Search Images Maps Play YouTube News Gmail Drive More »
Sign in
Screen reader users: click this link for accessible mode. Accessible mode has the same essential features but works better with your reader.

Patents

  1. Advanced Patent Search
Publication numberUS7754330 B2
Publication typeGrant
Application numberUS 12/472,681
Publication dateJul 13, 2010
Filing dateMay 27, 2009
Priority dateMay 30, 2008
Fee statusPaid
Also published asUS20090294726, US20100233482
Publication number12472681, 472681, US 7754330 B2, US 7754330B2, US-B2-7754330, US7754330 B2, US7754330B2
InventorsYoshitaka Hamada, Fujio Yagihashi, Takeshi Asano, Hideo Nakagawa, Masaru Sasago
Original AssigneeShin-Etsu Chemical Co., Ltd., Panasonic Corporation
Export CitationBiBTeX, EndNote, RefMan
External Links: USPTO, USPTO Assignment, Espacenet
Organic silicon oxide core-shell particles and preparation method thereof, porous film-forming composition, porous film and formation method thereof, and semiconductor device
US 7754330 B2
Abstract
Provided are organic silicon oxide fine particles which can be formed into a porous film having a dielectric constant and mechanical strength expected as a high-performance porous insulating film and having excellent chemical stability, and a preparation method thereof. Described specifically, provided are an organic silicon oxide fine particle comprising a core containing at least an inorganic silicon oxide or an organic silicon oxide and a shell containing at least an organic silicon oxide and being formed around the core by using shell-forming hydrolyzable silane in the presence of a basic catalyst; wherein of silicon atoms constituting the core or the shell, a ratio (T/Q) of a number (T) of silicon atoms having at least one bond directly attached to a carbon atom to a number (Q) of silicon atoms having all of four bonds attached to an oxygen atom is greater in the shell than in the core; and wherein the shell-forming hydrolyzable silane comprise at least a hydrolyzable silane compound having two or more hydrolyzable-group-having silicon atoms bound to each other via a carbon chain or via a carbon chain containing one silicon atom between some carbon atoms.
Images(16)
Previous page
Next page
Claims(4)
1. A porous-film-forming composition, comprising an organic silicon oxide fine particle comprising a core containing at least an inorganic silicon oxide or an organic silicon oxide and a shell containing at least an organic silicon oxide and being formed around the core by using shell-forming hydrolyzable silane in the presence of a basic catalyst;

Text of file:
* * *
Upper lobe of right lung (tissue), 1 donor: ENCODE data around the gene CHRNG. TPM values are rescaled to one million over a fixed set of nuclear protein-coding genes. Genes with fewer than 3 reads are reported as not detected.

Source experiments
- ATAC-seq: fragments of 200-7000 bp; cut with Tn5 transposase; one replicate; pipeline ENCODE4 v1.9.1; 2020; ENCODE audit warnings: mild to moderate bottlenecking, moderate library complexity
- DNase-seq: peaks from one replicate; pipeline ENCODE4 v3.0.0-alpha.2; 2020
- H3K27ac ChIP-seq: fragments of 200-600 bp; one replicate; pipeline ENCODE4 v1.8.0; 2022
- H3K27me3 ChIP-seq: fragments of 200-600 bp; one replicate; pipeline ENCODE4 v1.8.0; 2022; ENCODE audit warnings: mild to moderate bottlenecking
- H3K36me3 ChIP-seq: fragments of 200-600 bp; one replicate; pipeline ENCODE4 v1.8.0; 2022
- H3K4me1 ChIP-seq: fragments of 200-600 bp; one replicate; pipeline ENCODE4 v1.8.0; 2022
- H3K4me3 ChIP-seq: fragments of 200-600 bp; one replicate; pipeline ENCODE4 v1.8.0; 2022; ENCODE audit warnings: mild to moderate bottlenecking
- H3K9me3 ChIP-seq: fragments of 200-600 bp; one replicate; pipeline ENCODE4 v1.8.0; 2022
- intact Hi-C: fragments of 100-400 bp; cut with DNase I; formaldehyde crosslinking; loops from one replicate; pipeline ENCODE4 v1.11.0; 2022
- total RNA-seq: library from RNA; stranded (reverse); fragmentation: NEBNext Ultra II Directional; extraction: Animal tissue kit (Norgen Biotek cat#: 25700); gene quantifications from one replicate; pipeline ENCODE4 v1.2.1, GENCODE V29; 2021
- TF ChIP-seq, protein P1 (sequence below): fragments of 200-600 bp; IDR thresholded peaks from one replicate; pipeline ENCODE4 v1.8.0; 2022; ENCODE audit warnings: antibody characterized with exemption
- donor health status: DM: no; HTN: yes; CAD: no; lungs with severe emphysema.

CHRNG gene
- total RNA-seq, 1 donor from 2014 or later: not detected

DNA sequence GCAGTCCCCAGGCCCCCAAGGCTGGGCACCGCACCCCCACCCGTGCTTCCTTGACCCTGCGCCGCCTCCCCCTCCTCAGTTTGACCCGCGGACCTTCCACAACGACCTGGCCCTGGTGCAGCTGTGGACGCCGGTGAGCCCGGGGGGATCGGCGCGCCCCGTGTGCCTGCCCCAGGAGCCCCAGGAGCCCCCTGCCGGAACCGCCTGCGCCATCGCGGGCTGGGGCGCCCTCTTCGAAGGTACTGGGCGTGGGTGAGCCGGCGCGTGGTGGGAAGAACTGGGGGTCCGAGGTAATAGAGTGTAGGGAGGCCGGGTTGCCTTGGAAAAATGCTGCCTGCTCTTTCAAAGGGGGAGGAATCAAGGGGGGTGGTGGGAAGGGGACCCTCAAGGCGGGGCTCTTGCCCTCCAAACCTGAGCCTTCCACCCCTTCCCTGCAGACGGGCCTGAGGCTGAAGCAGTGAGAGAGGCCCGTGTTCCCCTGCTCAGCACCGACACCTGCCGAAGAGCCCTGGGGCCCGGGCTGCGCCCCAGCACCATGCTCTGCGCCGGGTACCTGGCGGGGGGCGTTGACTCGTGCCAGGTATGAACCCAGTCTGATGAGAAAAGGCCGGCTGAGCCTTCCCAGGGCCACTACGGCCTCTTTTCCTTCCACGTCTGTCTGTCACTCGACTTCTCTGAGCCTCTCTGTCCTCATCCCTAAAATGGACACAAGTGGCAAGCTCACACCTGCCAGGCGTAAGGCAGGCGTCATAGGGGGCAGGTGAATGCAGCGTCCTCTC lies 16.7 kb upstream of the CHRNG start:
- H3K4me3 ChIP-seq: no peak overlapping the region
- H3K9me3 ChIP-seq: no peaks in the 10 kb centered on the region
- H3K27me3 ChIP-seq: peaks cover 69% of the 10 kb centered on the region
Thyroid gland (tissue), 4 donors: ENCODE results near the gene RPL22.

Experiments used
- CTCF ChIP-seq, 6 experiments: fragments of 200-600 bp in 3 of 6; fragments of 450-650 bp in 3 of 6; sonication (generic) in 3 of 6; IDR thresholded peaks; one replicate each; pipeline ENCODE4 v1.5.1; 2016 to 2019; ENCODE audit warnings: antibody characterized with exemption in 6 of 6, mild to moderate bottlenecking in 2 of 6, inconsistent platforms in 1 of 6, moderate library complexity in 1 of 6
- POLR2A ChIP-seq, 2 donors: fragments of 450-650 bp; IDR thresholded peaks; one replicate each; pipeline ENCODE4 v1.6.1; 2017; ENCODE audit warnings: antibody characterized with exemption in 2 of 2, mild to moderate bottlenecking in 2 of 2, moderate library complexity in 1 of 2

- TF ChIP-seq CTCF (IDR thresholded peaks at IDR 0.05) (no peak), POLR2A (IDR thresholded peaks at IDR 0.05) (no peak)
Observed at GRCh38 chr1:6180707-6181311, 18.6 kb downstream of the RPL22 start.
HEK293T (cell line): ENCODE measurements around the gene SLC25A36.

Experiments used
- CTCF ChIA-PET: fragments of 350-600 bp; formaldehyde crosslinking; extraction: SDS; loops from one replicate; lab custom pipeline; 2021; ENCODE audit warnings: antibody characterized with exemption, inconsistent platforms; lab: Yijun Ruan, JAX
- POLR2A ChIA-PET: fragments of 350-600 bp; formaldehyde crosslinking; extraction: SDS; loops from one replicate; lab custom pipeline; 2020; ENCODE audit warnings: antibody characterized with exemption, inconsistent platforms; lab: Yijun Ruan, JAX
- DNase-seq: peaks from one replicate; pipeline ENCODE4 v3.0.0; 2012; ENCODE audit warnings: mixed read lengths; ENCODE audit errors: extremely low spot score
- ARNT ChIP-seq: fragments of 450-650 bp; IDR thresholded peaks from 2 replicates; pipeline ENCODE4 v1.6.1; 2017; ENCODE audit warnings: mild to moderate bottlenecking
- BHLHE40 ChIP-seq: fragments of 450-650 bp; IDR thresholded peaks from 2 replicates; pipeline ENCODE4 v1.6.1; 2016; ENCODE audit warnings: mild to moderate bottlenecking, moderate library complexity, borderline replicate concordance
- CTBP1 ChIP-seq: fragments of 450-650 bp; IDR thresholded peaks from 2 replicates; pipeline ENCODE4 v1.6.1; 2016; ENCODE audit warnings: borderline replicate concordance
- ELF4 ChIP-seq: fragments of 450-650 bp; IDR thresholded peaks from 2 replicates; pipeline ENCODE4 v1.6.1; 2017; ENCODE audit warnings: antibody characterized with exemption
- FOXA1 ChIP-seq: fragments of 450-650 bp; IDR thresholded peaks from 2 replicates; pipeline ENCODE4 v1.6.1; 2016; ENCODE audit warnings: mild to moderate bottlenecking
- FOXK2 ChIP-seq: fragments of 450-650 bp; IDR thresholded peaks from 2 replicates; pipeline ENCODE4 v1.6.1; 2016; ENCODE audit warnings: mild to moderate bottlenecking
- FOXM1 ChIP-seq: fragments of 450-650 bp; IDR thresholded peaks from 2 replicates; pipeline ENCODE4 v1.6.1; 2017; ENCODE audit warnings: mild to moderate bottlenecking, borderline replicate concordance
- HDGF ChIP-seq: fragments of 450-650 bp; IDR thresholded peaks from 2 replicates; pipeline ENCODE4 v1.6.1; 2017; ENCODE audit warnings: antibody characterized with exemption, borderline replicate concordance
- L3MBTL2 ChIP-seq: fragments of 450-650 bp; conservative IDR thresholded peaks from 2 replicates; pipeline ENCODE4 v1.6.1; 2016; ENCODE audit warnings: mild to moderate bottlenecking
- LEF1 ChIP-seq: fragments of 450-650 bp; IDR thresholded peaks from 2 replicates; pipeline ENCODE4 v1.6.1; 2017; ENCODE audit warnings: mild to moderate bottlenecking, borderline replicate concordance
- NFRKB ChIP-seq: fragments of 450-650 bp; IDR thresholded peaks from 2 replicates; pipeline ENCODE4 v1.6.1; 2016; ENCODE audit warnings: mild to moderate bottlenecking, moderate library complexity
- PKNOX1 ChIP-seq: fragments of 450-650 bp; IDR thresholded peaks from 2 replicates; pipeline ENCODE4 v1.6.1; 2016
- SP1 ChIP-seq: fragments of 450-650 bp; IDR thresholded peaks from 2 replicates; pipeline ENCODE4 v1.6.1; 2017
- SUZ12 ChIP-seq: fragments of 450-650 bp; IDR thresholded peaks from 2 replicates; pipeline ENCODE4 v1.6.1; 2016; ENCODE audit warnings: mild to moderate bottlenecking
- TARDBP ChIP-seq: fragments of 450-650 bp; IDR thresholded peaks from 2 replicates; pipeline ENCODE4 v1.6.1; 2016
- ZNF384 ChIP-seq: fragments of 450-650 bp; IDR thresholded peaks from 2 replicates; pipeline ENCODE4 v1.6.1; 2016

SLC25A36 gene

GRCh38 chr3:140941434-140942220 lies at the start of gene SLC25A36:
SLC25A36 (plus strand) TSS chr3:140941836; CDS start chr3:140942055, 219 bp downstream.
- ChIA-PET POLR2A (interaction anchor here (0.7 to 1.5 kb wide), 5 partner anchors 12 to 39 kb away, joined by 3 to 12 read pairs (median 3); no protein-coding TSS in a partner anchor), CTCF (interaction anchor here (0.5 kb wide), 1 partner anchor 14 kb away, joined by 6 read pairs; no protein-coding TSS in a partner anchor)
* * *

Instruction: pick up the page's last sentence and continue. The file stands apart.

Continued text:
wherein of silicon atoms constituting the core or the shell, a ratio (T/Q) of a number (T) of silicon atoms having at least one bond directly attached to a carbon atom to a number (Q) of silicon atoms having all of four bonds attached to an oxygen atom is greater in the shell than in the core; and
wherein the shell-forming hydrolyzable silane comprise at least a hydrolyzable silane compound having two or more hydrolyzable-group-having silicon atoms bound to each other via a carbon chain or via a carbon chain containing one silicon atom between some carbon atoms, and an organic solvent.
2. A porous film obtained using the porous-film-forming composition as claimed in claim 1.
3. A method for forming a porous film, comprising steps of:
applying the porous-film-forming composition as claimed in claim 1 to form a film and
subjecting the film to heat and/or to an electron beam or light.
4. The method for forming a porous film according to claim 3, wherein said step of subjecting comprises subjecting to heat and to an electron beam or light.
Description
CROSS-RELATED APPLICATIONS

This application claims priority from Japanese Patent Application No. 2008-142344; filed May 30, 2008, the disclosure of which is incorporated herein by reference in its entirety.

BACKGROUND OF THE INVENTION

1. Field of the Invention

The present invention relates to organic silicon oxide fine particles which can be formed into a porous film excellent in dielectric properties, mechanical strength and chemical stability by application, a preparation method thereof, a film-forming composition, a formation method of a porous film, a porous film formed thereby, and a semiconductor device having the porous film.

2. Description of the Related Art

In the fabrication of semiconductor integrated circuits, as their integration degree becomes higher, an increase in interconnect delay time due to an increase in interconnect capacitance, which is a parasitic capacitance between metal interconnects, prevents their performance enhancement. The interconnect delay time is called an RC delay which is in proportion to the product of the electric resistance of metal interconnects and the static capacitance between interconnects. Reduction in the resistance of metal interconnects or reduction in the capacitance between interconnects is necessary for reducing this interconnect delay time. The reduction in the resistance of an interconnect metal or interconnect capacitance can prevent even a highly integrated semiconductor device from causing an interconnect delay, which enables size reduction and high speed operation of it and moreover, minimization of power consumption.